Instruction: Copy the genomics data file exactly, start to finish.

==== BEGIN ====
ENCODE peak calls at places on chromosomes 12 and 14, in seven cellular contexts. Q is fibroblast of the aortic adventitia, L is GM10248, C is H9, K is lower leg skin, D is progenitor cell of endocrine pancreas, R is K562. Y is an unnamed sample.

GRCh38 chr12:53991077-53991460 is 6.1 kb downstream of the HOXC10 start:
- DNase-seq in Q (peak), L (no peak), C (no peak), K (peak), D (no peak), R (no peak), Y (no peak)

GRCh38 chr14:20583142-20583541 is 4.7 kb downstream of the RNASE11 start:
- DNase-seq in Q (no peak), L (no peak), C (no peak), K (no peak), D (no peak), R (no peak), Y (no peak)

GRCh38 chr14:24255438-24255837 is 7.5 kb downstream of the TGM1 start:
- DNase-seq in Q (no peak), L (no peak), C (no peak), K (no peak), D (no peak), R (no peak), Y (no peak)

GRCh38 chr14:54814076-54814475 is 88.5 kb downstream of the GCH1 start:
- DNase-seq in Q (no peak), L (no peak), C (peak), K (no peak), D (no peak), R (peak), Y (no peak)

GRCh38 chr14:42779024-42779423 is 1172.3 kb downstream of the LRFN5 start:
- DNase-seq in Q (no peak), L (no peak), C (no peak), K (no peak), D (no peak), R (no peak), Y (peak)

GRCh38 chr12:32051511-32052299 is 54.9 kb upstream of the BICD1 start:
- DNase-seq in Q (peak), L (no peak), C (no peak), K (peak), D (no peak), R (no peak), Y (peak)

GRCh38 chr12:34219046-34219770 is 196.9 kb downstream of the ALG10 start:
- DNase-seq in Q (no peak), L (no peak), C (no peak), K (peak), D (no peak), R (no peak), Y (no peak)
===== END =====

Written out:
ENCODE peak calls at places on chromosomes 12 and 14, in seven cellular contexts. Q is fibroblast of the aortic adventitia, L is GM10248, C is H9, K is lower leg skin, D is progenitor cell of endocrine pancreas, R is K562. Y is an unnamed sample.

GRCh38 chr12:53991077-53991460 is 6.1 kb downstream of the HOXC10 start:
- DNase-seq in Q (peak), L (no peak), C (no peak), K (peak), D (no peak), R (no peak), Y (no peak)

GRCh38 chr14:20583142-20583541 is 4.7 kb downstream of the RNASE11 start:
- DNase-seq in Q (no peak), L (no peak), C (no peak), K (no peak), D (no peak), R (no peak), Y (no peak)

GRCh38 chr14:24255438-24255837 is 7.5 kb downstream of the TGM1 start:
- DNase-seq in Q (no peak), L (no peak), C (no peak), K (no peak), D (no peak), R (no peak), Y (no peak)

GRCh38 chr14:54814076-54814475 is 88.5 kb downstream of the GCH1 start:
- DNase-seq in Q (no peak), L (no peak), C (peak), K (no peak), D (no peak), R (peak), Y (no peak)

GRCh38 chr14:42779024-42779423 is 1172.3 kb downstream of the LRFN5 start:
- DNase-seq in Q (no peak), L (no peak), C (no peak), K (no peak), D (no peak), R (no peak), Y (peak)

GRCh38 chr12:32051511-32052299 is 54.9 kb upstream of the BICD1 start:
- DNase-seq in Q (peak), L (no peak), C (no peak), K (peak), D (no peak), R (no peak), Y (peak)

GRCh38 chr12:34219046-34219770 is 196.9 kb downstream of the ALG10 start:
- DNase-seq in Q (no peak), L (no peak), C (no peak), K (peak), D (no peak), R (no peak), Y (no peak)